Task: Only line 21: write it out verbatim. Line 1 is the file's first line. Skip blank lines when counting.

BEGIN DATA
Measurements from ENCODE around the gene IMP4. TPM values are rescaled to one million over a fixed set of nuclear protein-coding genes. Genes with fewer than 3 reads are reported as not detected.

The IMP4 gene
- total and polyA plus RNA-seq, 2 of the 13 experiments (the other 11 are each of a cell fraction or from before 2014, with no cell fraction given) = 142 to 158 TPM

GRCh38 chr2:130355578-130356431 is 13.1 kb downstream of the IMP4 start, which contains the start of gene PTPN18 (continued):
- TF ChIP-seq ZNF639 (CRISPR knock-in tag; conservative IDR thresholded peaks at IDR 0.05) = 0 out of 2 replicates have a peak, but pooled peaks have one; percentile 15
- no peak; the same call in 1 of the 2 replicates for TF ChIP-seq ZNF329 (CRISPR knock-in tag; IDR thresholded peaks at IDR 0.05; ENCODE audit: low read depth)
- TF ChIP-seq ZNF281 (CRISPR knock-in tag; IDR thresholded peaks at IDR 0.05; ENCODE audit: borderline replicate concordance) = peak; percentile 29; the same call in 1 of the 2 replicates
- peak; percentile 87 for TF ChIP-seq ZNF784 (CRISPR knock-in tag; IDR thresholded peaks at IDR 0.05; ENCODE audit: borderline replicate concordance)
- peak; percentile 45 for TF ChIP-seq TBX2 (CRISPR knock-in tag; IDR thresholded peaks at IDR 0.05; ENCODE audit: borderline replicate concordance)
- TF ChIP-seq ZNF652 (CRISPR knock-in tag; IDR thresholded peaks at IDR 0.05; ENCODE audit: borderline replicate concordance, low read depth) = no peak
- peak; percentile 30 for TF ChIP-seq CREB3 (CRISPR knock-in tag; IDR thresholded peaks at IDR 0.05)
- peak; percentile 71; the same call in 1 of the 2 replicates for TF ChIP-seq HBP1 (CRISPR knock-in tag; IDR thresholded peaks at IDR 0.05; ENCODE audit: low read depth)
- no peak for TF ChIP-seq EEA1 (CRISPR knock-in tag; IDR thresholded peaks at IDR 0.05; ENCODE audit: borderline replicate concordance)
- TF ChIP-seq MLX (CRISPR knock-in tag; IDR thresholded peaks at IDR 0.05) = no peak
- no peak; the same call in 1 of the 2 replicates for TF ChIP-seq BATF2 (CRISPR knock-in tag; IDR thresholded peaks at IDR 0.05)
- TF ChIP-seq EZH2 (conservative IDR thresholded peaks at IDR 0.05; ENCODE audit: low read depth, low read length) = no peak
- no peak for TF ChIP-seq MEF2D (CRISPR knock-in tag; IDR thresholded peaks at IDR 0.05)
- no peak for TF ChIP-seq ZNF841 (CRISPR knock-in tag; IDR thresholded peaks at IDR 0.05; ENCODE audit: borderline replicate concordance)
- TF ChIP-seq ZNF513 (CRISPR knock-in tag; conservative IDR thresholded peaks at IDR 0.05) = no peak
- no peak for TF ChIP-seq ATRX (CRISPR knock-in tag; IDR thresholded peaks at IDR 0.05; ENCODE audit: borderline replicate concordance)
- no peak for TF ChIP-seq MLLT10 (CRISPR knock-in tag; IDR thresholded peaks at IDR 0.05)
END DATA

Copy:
- no peak for TF ChIP-seq MLLT10 (CRISPR knock-in tag; IDR thresholded peaks at IDR 0.05)